Why do we have a safety website, and what are the objectives?
Genentech is committed to transparent, timely communication of adverse events associated with the use of ocrelizumab in the treatment of relapsing forms of multiple sclerosis (RMS) and primary progressive multiple sclerosis (PPMS). This website is meant to serve as just one of the ways we will provide updated, verified safety information to healthcare professionals (HCPs). We will also be providing safety information routinely through publications and presentations at major multiple sclerosis (MS) congresses.
What are some limitations of the content in this website?
This website is not a comprehensive source of safety information on ocrelizumab. Due to the nature of post-marketing adverse event reports, information may be duplicate and/or incomplete. Some of the investigations remain ongoing, and therefore the information is subject to change. Additionally, the existence of an adverse event report does not establish causation. We evaluate these reports through our drug safety department, and attempt to verify the information to the extent possible. The Prescribing Information remains the primary source of information on the known and potential risks of ocrelizumab for RMS and PPMS.
What are post-marketing adverse event reports?
An adverse event is an untoward medical occurrence in a patient or clinical investigation subject administered a pharmaceutical product, and which does not necessarily have a causal relationship with this treatment. A post-marketing adverse event report is a report received by Genentech regarding an adverse event in a patient taking one of our marketed products.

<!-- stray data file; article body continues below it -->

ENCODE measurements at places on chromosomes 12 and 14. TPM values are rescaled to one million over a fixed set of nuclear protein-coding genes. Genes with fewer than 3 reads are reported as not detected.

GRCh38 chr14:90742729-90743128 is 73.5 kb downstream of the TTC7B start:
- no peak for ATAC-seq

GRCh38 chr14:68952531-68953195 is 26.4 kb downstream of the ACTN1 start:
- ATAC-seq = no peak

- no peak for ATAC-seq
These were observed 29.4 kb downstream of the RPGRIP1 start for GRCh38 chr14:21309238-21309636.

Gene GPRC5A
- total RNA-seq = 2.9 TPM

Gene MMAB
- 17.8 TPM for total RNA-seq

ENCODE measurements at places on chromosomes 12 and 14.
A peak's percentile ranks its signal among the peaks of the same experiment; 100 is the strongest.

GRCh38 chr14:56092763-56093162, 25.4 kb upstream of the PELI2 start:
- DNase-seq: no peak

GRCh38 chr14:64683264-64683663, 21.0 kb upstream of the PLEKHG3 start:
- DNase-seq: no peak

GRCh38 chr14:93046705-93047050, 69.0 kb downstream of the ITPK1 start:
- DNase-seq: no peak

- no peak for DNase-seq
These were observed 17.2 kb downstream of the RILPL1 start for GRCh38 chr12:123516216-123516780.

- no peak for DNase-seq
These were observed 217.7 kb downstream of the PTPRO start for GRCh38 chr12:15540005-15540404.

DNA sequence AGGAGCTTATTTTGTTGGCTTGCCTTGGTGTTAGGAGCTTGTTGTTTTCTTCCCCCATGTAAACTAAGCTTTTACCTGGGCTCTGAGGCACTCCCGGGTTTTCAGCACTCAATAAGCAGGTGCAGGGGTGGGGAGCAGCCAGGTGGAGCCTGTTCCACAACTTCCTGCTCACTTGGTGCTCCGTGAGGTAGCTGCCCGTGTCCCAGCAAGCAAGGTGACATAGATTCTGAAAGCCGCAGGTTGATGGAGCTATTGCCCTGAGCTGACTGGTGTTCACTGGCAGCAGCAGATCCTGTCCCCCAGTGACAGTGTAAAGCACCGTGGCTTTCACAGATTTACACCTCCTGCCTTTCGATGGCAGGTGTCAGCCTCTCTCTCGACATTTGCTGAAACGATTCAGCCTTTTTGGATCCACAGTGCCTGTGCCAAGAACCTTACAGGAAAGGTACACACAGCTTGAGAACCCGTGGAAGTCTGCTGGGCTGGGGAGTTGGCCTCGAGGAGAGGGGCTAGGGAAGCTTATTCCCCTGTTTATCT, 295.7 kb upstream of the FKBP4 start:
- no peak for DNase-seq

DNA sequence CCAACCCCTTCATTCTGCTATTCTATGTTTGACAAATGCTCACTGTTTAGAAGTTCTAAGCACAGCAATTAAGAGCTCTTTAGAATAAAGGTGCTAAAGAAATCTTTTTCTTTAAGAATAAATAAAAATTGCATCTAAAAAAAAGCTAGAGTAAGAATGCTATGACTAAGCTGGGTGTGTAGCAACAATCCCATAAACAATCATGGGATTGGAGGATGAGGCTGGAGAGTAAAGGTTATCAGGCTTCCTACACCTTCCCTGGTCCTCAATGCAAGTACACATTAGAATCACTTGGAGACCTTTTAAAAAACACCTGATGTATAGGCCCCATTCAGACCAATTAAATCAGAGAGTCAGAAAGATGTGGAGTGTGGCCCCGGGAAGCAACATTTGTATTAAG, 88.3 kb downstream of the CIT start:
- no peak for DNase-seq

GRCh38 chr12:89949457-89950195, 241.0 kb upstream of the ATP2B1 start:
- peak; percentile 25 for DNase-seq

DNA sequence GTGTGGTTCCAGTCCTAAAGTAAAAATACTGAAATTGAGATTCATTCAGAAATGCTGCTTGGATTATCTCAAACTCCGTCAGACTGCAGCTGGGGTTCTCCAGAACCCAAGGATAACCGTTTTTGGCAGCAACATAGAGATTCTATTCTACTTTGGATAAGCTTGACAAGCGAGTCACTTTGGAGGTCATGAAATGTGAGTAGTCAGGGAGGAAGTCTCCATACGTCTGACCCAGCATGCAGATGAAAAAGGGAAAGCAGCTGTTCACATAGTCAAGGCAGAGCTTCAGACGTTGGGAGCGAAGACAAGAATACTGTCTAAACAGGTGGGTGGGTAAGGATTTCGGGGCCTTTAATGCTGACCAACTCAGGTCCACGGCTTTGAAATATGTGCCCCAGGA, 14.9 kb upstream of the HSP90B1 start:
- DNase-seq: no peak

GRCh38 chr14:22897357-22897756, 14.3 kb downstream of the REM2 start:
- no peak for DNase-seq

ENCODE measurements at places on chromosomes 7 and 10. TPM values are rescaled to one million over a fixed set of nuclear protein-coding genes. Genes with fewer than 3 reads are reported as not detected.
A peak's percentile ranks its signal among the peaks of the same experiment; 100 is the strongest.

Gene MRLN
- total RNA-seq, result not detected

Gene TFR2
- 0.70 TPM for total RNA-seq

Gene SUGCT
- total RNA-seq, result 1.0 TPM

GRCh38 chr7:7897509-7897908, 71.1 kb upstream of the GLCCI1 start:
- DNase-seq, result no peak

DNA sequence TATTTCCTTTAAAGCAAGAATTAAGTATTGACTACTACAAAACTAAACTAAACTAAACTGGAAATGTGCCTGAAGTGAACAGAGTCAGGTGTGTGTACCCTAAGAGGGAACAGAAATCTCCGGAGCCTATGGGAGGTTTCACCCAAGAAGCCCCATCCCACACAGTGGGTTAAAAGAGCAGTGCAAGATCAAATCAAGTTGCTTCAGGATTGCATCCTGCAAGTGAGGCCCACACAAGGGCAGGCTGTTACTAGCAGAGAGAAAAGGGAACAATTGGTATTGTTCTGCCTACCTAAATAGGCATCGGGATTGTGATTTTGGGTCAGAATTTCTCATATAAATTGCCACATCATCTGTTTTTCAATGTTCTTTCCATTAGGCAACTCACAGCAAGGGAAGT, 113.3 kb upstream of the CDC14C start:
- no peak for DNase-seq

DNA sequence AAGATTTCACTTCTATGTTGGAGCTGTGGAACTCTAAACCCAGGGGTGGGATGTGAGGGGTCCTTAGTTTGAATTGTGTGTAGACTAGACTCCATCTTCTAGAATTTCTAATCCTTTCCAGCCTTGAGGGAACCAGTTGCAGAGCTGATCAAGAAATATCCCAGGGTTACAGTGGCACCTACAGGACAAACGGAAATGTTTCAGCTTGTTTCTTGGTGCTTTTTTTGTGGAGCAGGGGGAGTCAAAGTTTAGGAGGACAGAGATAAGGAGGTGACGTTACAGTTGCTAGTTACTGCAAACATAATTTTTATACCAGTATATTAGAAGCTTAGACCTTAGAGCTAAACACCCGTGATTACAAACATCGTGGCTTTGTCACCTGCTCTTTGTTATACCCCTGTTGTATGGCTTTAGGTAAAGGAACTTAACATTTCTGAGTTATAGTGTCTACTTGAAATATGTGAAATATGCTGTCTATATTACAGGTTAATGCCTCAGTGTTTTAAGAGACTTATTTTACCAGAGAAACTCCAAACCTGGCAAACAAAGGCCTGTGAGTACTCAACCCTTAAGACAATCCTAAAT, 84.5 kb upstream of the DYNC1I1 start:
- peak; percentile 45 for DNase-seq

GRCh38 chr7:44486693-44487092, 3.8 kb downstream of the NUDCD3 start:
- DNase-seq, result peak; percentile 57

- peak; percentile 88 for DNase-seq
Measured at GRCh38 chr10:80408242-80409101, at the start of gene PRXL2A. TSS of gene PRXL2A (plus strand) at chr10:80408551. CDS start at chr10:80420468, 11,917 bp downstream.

Why do you only present post-marketing adverse event information for PML and fatalities?
Following the launch of the searchable FDA Adverse Event Reporting System (FAERS) public dashboard, Genentech received multiple inquiries regarding spontaneously reported fatalities and PML in patients who received ocrelizumab in the post-marketing setting. To address these inquiries and provide timely, accurate information, Genentech created this website. This website serves as just one of the ways in which we plan to communicate safety information. We welcome the FDA’s public dashboard, and share their vision for data transparency.
How does Genentech/Roche verify and report adverse events to the FDA?
Robust global systems are in place to continuously monitor the safety of a drug, from the time it is first evaluated in clinical studies through commercialization. All adverse event reports received by Genentech/Roche are reviewed, assessed, and due diligence is performed. The reports are then submitted to the FDA as per regulatory requirements.
Are there differences in the reported rates of adverse events between this site and those on the FDA Adverse Event Reporting System (FAERS) database?
Yes, this website includes post-marketing adverse event reports received by Genentech/Roche. As part of our robust global pharmacovigilance process, these adverse event reports are reviewed, assessed, and due diligence is performed.
The FAERS database generally includes post-marketing cases reported by the Market Authorization Holder. However, FAERS may also include reports from clinical trials based on the specific requirements set in FDA regulations along with reports that are submitted voluntarily to the FDA by other resources. As the FDA acknowledges, unverified information, as well as incomplete or duplicate cases, can be reported in the FAERS dashboard.
How often is the website updated?
The current plan is for the website to be updated quarterly.
How do I get more information on the safety of ocrelizumab?
You may contact our Medical Communications department or a Medical Science Liaison (MSL) for any questions
you may have regarding ocrelizumab. The Prescribing Information is the primary source of
information on the known and potential risks of ocrelizumab for RMS or